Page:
Pockets of resistance by staff with positional power are the greatest threat to an organization’s anti-racist work. Everyone in the organization knows who they are – they hold the power to define what and who is good and valued, and yet they are often permitted to opt out of the anti-racist work. When these individuals are not held accountable, it allows for unchecked white-body privilege, bias, and structural racism. You must publicly and privately have zero tolerance for racist or oppressive behavior. Holding everyone accountable is key to the success of your anti-racist initiatives.

Repeated microaggressions, subtle insults, witnessing white favoritism, and feeling unvalued can consume considerable energy. The amount of time that BIPOC are forced to spend on addressing these issues, fighting for job survival, and proving themselves repeatedly causes racial trauma and destroys aspirations. This leads to less-than-optimal performance and retention, as well as low morale, quiet quitting, and burnout. All evaluations by executives, managers, and supervisors should stress their ability to recruit, develop, and maintain a diverse team. Supervisory sessions must include conversations about the status of the team, especially cross-racial relationships. The more employees feel that they can discuss race relations and share their experiences of bias in the world and at work, the more they will feel heard, acknowledged, valued, and connected to the organization. You can also track the hiring, retention, and promotions of BIPOC staff and check for departmental or supervisory patterns regarding transfers, turnover, and grievances.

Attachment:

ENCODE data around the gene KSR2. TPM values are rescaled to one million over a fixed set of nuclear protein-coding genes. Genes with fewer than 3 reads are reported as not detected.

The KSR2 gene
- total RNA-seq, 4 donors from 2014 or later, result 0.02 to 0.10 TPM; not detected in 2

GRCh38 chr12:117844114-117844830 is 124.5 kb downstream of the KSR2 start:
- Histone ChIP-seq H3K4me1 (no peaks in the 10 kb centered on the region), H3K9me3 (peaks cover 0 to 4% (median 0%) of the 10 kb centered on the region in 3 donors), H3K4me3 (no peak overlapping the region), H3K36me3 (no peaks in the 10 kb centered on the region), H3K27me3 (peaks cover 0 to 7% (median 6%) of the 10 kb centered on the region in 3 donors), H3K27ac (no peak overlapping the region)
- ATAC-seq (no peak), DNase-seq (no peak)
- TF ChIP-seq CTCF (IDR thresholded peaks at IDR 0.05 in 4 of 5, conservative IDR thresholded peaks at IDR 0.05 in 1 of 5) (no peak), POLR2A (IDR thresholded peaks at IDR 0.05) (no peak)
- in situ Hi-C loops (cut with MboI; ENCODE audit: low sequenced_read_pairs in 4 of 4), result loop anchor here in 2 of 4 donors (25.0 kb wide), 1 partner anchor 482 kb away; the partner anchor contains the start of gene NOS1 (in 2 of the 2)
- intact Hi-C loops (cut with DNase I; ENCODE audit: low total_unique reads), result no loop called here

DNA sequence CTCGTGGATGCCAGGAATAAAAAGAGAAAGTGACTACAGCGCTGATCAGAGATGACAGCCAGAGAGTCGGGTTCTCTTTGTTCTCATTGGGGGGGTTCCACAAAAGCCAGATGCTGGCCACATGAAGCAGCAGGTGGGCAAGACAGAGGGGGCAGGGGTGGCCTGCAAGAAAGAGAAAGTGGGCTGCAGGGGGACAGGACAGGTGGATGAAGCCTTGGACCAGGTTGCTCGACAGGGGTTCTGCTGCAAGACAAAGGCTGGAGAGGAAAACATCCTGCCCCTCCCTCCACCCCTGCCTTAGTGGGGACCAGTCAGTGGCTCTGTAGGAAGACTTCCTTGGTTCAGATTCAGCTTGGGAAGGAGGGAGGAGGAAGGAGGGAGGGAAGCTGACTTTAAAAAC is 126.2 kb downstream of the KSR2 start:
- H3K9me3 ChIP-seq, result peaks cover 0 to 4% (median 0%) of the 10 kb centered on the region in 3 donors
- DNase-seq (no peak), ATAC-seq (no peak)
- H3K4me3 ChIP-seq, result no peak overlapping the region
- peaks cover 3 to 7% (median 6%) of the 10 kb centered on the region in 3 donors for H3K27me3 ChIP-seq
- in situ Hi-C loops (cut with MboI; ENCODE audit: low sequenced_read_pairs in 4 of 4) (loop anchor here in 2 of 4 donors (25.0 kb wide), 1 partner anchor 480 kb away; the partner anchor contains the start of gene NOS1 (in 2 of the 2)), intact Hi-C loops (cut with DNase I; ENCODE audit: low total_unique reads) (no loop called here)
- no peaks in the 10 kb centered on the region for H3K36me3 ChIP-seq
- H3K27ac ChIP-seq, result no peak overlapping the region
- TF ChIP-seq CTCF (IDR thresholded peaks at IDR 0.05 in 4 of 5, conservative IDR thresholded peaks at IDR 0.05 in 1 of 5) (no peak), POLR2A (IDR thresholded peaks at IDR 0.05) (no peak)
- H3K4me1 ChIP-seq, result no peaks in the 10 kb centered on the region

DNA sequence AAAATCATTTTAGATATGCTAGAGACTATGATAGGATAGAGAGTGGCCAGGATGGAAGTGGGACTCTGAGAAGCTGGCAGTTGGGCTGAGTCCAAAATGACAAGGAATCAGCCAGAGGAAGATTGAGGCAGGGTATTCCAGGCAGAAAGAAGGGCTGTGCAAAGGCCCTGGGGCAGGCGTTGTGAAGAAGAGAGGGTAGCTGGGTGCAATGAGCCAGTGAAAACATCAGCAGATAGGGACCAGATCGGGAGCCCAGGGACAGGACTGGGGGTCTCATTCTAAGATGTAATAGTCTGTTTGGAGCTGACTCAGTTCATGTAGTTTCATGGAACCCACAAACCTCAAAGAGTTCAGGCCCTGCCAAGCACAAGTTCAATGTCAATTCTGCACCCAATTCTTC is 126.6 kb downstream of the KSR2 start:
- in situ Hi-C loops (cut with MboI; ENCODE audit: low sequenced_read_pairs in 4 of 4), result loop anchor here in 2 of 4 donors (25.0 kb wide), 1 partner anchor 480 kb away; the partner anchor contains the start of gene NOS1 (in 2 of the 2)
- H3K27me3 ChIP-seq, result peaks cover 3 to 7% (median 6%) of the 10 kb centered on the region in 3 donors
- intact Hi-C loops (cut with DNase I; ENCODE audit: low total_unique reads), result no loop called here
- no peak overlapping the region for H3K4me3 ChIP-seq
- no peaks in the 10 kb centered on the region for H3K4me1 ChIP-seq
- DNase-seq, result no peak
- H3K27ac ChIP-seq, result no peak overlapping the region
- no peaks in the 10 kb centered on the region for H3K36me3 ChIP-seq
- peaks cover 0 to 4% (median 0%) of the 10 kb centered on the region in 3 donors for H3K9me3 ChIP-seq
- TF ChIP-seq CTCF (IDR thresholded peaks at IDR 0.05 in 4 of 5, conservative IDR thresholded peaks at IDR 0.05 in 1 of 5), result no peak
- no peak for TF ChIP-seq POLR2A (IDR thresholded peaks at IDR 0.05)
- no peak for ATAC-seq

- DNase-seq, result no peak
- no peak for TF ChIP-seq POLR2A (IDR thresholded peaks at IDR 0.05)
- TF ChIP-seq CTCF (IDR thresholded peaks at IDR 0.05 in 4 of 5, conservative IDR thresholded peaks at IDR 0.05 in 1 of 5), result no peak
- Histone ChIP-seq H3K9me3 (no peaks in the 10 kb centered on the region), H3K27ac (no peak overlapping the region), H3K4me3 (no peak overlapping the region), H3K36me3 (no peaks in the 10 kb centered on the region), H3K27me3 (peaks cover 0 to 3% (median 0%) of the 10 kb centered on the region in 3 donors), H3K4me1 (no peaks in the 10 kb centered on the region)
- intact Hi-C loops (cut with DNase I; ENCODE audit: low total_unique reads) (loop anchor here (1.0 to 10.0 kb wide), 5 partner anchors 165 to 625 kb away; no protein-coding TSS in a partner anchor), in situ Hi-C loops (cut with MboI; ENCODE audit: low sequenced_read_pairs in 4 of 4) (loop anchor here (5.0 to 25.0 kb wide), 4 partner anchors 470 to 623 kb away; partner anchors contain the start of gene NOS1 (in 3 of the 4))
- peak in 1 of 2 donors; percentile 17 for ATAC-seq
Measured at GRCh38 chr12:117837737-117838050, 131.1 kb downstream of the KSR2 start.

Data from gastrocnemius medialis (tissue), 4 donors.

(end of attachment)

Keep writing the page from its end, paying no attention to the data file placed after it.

Success lies in holding yourself and the entire organization accountable for the anti-racist goals and mission, seeing the value of each team member, and eliminating barriers to the contributions of BIPOC staff. You must become racially literate and upskilled to be able to see, discuss, and interrupt bias and structural racism. Becoming an anti-racist leader means being a critical lover of your institution and learning how racial inequities are embedded into our systems and investing time in anti-racist education and culture shift. Remember that the work is messy and external, with no finish line, and with the purpose of bringing balance, fairness, and equity while creating an environment of Accountability and Belonging.

Moving Forward

  • Clarify what Accountability and Belonging mean within your organization.
  • Focus on ways to ensure anti-racism work is known, felt, and invested in by all staff, leaders, and Board.
  • Support all leaders and board members in continuously learning and reflecting on how the organization will address institutional racism and uphold a culture of Belonging and Accountability.
  • Upskill all staff, so they can confidently handle complaints relating to racism and microaggressions.
  • Identify what managers and supervisors need to contribute to a culture of Belonging and Accountability.
  • Place special focus on team building and community building.
  • Constantly identify and address barriers to the retention and development of BIPOC staff across all levels.
  • Embed mentorship and professional/career development into the ongoing supervisory process.
  • Place relationships at the center of your work.
  • Ask “How are we working together as a team?”